- What is Nitrox?
- What Does Nitrox Do?
- Do I Need Nitrox
Should I Expect When Buying Nitrox?
Require Specialized Gear?
- What’s The EANx Class Like?
- Should I
As a scuba diver, you’ve almost certainly heard of nitrox. At the very least, you’ll recognize the distinctive green-and-yellow tanks.
What exactly is nitrox? Or EANx?! And should you use it?
Well, our handy beginners’ guide will walk you through what nitrox is, when it is used for and whether it’s time for you to get your certification!
Let’s dive in.
What is Nitrox?
Technically, nitrox is the chemical name for a gas composed of both nitrogen and oxygen. If you remember from your open water class, the normal air we breathe is 21% oxygen and 79% nitrogen – so you’ve been diving nitrox this whole time!
Well, yes and no.
When we refer to diving on nitrox, we are referring to enriched air nitrox also referred to as EANx.
This indicates that the air is enriched, meaning it contains an oxygen content of greater than 21%.
What Does Nitrox Do?
In order to look at what nitrox does, we need to look more closely at the gasses involved. Scuba divers learn about the effects of nitrogen and oxygen in the body during their open water course.
Nitrogen slowly absorbs into the tissues of your body over the course of a dive. In order to prevent the bends, we must take care to safely get rid of the nitrogen before it can expand and form bubbles in our tissues as we ascend. We do this by ascending slowly, incorporating safety stops, and using dive tables or dive computers to work out how long we can safely stay at depth.
With EANx, some of the nitrogen is replaced with oxygen. Because the percentage is lower, nitrogen is absorbed into our tissues more slowly.
We can stay down longer! We can also enjoy shorter surface intervals because of the reduced volume of nitrogen in our systems and some divers claim it makes them feel less tired.
Nitrox sounds pretty perfect, right?
The other component of nitrox is, of course, oxygen. People are often surprised to learn that oxygen is a highly toxic and corrosive gas.
As the ambient pressure increases, so does the partial pressure of gasses. The partial pressure increases all effects of the gas on the body – including toxicity. Oxygen toxicity can cause convulsions and paralysis, which can lead to death by drowning.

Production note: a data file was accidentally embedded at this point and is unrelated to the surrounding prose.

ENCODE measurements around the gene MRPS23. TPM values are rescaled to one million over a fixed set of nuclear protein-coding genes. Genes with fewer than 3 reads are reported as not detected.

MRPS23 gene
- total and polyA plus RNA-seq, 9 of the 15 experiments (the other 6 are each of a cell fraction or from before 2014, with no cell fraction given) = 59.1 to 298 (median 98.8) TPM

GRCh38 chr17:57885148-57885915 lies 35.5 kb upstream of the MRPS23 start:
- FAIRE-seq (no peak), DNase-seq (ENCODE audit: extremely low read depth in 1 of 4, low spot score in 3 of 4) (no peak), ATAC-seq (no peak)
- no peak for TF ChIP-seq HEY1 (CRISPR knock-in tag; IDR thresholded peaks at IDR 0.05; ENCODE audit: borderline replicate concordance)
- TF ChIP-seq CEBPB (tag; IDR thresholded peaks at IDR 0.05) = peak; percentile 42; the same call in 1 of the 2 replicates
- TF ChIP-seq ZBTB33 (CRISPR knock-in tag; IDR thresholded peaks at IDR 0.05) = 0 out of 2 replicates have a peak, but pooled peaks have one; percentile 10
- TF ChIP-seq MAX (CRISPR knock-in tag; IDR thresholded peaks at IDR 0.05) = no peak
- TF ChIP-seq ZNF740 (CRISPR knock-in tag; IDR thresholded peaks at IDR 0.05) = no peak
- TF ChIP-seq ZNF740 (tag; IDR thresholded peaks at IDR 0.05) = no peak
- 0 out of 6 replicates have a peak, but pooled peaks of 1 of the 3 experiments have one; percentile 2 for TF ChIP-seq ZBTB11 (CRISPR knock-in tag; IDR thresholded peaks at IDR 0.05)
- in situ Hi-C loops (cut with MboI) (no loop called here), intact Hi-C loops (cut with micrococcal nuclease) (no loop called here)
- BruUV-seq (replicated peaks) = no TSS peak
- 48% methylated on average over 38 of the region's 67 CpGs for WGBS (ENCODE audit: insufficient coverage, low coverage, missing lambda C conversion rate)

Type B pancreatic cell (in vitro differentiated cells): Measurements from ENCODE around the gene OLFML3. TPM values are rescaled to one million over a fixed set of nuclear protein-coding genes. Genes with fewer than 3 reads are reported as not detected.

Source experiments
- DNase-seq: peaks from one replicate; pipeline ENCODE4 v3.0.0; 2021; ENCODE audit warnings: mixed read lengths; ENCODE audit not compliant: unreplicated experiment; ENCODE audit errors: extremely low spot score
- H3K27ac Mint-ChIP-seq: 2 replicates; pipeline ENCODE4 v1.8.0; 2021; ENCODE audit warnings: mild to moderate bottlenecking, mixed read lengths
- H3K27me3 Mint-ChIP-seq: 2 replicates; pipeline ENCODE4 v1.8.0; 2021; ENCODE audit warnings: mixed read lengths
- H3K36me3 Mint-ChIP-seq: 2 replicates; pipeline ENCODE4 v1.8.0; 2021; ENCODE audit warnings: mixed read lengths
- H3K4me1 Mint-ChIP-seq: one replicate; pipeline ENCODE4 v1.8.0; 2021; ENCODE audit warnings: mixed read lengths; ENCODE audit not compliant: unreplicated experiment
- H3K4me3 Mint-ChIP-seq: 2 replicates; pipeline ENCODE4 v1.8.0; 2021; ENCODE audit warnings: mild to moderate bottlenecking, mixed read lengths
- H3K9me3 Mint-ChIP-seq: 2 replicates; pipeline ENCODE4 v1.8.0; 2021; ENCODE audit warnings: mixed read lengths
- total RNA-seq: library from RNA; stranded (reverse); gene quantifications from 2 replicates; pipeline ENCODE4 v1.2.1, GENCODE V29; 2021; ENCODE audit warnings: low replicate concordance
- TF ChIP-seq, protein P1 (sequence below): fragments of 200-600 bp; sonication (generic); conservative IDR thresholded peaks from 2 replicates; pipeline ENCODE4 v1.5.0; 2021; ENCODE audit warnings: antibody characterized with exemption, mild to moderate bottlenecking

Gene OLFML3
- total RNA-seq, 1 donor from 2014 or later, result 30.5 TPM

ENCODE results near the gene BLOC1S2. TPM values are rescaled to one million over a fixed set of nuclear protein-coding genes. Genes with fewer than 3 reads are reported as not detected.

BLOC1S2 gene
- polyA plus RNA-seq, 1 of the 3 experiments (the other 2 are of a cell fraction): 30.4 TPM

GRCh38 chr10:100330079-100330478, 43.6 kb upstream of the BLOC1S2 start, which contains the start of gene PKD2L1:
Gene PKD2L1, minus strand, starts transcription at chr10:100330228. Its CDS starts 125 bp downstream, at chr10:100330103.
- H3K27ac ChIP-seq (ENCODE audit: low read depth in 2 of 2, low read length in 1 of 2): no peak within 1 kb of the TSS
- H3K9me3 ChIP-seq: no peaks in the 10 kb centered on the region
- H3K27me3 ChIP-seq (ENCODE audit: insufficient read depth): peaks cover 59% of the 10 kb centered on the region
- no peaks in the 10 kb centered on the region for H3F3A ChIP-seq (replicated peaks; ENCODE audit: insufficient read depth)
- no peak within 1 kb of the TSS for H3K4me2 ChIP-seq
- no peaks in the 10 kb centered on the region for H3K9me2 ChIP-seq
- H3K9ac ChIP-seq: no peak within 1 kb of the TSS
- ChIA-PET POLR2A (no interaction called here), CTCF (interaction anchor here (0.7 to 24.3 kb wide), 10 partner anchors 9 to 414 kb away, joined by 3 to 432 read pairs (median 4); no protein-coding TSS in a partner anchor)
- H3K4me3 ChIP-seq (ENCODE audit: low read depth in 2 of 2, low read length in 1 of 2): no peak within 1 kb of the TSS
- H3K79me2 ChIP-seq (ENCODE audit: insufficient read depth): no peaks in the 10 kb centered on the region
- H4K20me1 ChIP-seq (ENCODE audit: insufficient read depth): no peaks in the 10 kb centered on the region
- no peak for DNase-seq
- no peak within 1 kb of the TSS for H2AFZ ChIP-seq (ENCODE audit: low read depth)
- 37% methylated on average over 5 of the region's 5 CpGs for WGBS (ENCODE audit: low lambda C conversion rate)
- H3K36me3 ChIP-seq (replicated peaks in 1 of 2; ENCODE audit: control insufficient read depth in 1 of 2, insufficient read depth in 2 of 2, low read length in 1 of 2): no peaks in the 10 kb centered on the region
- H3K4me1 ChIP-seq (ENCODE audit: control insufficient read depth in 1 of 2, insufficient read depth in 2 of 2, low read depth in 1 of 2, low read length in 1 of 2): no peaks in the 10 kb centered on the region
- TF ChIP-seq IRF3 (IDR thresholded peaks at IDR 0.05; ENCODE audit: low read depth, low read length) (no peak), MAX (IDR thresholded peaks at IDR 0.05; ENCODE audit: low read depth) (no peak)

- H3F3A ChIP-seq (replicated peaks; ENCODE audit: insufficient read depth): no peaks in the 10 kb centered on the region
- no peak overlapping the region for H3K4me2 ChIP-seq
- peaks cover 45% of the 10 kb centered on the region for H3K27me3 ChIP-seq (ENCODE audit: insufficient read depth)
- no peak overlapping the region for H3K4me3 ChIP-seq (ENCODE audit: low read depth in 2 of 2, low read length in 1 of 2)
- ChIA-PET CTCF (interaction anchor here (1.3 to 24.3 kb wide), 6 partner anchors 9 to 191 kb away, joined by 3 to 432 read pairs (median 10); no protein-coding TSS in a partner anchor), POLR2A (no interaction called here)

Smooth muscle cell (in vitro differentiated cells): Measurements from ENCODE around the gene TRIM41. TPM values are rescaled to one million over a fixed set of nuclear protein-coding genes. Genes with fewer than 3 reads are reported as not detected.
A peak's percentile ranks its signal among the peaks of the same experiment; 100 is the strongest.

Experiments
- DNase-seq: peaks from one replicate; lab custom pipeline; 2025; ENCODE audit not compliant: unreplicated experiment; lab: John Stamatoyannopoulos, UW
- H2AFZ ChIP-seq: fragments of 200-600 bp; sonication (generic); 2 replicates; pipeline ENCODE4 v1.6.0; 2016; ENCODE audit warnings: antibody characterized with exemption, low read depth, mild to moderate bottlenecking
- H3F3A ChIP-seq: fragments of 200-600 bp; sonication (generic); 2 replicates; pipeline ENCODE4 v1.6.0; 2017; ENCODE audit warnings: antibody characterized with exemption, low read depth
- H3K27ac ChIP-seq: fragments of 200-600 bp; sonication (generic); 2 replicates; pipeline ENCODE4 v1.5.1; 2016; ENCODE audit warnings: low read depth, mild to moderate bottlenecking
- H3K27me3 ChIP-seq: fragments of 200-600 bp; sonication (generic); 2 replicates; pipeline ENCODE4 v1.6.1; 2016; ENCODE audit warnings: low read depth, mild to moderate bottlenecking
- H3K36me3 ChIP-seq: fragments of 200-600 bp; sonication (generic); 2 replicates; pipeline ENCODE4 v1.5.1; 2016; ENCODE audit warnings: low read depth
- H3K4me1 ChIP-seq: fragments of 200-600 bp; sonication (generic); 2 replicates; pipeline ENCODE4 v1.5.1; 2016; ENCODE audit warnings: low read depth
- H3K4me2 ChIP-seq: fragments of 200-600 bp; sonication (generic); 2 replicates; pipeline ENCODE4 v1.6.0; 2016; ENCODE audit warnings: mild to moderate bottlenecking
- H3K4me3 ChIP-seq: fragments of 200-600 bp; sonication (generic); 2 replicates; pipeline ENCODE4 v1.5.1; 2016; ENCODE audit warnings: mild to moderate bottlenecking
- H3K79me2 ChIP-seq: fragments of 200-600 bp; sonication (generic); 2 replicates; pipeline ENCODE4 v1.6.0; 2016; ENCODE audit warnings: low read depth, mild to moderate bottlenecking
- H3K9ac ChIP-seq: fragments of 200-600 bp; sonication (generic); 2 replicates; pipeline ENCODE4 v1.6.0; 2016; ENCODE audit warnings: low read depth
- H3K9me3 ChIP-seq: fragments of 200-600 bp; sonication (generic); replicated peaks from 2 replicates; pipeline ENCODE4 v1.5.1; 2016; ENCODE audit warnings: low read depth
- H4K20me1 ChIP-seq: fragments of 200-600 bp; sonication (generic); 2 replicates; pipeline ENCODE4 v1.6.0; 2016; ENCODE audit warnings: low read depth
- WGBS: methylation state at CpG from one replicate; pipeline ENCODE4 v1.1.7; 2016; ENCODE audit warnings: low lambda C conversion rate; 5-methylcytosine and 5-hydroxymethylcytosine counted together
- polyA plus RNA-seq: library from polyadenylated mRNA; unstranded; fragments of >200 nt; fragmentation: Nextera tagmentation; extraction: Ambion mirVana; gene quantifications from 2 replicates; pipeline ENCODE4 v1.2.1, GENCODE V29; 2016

Whilst an increase in partial pressure changes how nitrogen interacts with our bodies too, it is not toxic in the same way as oxygen. It becomes intoxicating rather than poisonous in an effect known as nitrogen narcosis.
Even on normal air (21% oxygen), scuba divers can only descend to around 56m before the symptoms of oxygen toxicity become dangerous. As the oxygen percentage gets higher in EANx, the maximum depth you can dive to gets shallower. At 36% oxygen (EAN36), your maximum depth would be 29m.
Do I Need EANx Certification?
Absolutely, diving EANx requires much more planning and a bit more (dare I say) math.
The Nitrox and deep dive certifications teach you how to safely manage oxygen levels and how to correctly plan the longer dives and shorter intervals you can execute with EANx.
Most dive computers also come with support for nitrox and allow you to input your blend.
What Should I Expect When Buying EANx?
As your local dive shop tank sherpa, I can fill your tank with a nitrox mix that contains a greater percentage of oxygen. You’ll be expected to say what percentage blend you need (the x in EANx).
You’re expected to calculate this depending on how deep you expect to go (as to prevent oxygen toxicity).
You will commonly hear about two standard mixes – 32% and 36%. Referred to as NOAA Nitrox I and NOAA Nitrox II, these blends are very standard mixes and often banked by dive shops.
Banked mixes make it quick and easy for you to fill your tanks with air.
If your mix isn’t banked, it may take over eight hours to mix your nitrox. Always plan ahead for the event that your blend isn’t banked by your local dive shop.